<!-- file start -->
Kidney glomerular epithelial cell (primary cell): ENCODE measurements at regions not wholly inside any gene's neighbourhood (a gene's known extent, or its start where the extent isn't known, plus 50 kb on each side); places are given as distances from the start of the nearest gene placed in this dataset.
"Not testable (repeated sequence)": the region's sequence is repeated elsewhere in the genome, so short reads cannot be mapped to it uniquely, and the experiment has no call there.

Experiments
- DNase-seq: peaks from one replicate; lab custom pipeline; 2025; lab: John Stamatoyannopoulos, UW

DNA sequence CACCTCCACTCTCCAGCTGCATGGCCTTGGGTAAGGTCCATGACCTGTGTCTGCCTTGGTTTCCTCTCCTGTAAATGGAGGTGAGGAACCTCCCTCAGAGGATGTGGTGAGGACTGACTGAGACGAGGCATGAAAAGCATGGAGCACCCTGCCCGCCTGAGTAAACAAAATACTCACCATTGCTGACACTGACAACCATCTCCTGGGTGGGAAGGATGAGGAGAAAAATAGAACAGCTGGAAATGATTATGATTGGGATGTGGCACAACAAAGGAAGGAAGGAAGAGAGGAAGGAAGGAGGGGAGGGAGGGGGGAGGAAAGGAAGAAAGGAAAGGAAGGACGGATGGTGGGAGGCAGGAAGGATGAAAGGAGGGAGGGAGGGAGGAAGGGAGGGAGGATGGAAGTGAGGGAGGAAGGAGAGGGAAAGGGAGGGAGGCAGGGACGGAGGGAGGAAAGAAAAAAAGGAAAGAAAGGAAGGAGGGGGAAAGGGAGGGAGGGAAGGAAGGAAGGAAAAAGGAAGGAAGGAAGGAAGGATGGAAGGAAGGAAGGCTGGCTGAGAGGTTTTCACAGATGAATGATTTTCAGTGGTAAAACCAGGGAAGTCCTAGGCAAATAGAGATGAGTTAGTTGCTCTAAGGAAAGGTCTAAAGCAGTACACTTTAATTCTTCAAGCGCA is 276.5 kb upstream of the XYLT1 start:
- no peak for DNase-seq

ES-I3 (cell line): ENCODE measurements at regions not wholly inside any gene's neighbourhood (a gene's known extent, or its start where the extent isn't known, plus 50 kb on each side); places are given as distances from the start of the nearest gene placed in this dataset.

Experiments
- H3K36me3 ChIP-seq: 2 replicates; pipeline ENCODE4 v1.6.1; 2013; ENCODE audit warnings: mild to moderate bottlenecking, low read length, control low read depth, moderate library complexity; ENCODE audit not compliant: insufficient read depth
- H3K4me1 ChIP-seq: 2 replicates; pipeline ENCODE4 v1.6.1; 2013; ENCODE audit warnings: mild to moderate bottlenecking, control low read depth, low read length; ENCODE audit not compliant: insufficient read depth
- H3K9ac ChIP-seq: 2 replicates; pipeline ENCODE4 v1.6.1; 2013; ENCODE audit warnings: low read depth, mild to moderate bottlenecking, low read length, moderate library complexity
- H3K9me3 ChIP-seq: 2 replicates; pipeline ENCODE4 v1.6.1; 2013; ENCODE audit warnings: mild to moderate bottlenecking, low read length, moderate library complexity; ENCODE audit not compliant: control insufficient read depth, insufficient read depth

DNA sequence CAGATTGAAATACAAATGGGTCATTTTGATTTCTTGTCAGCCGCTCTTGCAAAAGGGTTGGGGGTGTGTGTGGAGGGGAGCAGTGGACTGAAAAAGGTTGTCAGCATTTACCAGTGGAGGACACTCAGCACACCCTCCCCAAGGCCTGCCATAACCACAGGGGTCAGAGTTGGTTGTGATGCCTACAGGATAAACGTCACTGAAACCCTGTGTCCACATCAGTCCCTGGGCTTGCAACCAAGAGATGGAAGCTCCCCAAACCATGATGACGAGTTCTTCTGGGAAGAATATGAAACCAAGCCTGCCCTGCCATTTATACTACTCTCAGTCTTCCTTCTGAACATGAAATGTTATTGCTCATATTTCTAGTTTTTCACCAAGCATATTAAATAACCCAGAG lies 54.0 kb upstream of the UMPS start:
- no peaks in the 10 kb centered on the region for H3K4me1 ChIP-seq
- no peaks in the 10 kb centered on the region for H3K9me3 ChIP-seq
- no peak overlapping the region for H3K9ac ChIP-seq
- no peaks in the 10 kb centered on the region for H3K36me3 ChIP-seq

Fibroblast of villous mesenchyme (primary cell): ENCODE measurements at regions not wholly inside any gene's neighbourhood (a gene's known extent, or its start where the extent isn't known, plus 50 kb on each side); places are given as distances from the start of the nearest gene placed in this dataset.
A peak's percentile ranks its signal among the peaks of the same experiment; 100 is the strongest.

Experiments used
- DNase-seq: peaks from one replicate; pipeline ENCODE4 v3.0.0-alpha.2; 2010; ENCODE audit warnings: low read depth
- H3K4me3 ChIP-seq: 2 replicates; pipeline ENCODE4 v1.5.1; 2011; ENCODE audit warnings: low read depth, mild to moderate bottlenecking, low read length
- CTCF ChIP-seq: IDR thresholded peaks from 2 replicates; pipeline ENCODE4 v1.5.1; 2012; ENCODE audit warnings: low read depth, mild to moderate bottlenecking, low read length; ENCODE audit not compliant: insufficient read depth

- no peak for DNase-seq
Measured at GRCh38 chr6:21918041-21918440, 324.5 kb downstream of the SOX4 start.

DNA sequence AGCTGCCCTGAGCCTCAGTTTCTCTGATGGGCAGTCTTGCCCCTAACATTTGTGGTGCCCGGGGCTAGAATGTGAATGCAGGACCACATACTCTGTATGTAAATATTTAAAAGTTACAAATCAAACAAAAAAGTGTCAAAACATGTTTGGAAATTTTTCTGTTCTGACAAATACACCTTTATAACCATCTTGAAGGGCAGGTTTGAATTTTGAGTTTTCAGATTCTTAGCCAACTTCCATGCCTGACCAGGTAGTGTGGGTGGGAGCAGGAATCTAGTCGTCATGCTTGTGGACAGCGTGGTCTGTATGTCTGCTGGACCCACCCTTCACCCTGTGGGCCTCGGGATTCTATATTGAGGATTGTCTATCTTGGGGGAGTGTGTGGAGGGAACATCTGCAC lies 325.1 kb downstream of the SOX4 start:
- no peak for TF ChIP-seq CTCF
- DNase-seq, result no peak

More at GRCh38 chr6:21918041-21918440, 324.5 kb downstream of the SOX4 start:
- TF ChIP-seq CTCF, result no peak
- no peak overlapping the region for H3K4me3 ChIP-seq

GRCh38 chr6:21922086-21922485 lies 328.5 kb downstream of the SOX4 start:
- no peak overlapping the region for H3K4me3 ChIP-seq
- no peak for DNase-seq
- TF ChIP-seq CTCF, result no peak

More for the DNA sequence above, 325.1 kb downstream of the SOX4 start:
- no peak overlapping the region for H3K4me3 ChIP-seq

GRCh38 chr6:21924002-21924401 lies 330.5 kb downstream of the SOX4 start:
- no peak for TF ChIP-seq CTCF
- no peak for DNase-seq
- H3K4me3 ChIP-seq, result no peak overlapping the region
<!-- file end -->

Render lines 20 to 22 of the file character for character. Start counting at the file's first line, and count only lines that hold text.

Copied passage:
Experiments used
- DNase-seq: peaks from one replicate; pipeline ENCODE4 v3.0.0-alpha.2; 2010; ENCODE audit warnings: low read depth
- H3K4me3 ChIP-seq: 2 replicates; pipeline ENCODE4 v1.5.1; 2011; ENCODE audit warnings: low read depth, mild to moderate bottlenecking, low read length